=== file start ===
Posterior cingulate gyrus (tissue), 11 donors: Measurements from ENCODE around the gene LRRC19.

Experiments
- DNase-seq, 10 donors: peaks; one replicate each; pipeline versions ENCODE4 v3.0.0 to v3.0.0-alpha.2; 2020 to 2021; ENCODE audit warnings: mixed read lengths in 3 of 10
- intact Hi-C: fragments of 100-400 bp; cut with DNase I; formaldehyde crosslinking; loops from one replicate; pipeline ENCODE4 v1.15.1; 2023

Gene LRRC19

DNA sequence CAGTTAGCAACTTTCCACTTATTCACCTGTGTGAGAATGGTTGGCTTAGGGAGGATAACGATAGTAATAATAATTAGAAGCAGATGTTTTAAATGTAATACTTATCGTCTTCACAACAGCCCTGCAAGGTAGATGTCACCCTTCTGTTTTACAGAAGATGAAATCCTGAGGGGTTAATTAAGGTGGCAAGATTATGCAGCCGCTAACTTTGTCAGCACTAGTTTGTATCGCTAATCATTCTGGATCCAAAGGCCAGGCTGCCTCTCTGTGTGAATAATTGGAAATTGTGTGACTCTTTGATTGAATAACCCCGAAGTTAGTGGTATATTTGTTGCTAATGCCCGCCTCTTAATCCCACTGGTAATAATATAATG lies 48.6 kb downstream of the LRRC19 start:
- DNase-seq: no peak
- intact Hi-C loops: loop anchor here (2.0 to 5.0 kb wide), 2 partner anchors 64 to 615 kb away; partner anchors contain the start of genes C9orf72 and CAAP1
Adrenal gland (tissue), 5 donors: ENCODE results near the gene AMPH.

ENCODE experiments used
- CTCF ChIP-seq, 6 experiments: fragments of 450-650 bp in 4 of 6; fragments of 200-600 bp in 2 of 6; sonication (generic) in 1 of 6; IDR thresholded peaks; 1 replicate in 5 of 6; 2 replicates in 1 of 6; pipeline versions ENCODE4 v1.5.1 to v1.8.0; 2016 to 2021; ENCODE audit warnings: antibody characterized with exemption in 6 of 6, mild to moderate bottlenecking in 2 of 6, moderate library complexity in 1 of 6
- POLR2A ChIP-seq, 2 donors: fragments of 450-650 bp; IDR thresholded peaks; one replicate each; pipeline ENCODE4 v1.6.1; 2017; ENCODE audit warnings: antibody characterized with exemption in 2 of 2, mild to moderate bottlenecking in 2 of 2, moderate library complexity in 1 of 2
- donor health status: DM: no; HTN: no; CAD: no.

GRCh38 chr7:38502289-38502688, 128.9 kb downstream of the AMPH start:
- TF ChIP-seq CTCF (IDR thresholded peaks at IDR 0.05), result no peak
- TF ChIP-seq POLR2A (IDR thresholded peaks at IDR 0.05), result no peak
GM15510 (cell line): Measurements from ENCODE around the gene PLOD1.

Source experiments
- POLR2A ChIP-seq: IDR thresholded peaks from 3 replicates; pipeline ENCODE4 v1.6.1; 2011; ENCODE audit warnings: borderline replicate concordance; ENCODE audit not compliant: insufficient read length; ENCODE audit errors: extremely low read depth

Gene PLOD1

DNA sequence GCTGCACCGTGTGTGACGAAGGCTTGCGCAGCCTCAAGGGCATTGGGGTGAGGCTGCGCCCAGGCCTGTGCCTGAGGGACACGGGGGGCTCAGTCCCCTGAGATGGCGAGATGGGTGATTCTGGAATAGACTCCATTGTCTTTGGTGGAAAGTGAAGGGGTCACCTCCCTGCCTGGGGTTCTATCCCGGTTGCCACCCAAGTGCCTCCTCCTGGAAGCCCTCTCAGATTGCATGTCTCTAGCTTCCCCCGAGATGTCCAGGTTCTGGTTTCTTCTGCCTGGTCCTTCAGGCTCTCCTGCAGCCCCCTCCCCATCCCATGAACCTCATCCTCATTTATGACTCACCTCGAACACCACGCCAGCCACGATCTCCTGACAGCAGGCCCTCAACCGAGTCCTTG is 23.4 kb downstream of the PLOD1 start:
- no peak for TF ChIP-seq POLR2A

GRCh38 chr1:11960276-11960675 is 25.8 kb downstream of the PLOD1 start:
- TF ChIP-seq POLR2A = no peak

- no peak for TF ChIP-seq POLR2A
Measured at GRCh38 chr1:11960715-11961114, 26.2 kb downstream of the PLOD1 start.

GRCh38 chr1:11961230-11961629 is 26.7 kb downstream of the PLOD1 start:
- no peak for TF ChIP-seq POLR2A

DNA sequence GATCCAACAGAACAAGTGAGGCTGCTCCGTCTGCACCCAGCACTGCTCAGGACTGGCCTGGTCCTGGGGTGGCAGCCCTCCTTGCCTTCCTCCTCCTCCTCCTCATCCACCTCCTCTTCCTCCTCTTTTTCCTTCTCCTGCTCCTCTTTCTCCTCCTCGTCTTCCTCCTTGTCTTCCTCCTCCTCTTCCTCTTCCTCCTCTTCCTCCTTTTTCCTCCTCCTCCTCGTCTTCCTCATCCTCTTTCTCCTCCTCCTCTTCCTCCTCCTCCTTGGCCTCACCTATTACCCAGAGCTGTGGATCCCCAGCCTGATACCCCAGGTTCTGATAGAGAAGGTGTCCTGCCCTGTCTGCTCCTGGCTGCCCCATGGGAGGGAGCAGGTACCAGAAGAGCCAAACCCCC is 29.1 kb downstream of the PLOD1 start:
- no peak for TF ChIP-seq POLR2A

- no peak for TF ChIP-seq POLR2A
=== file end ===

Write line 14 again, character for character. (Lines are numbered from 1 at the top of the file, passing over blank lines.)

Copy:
GRCh38 chr7:38502289-38502688, 128.9 kb downstream of the AMPH start: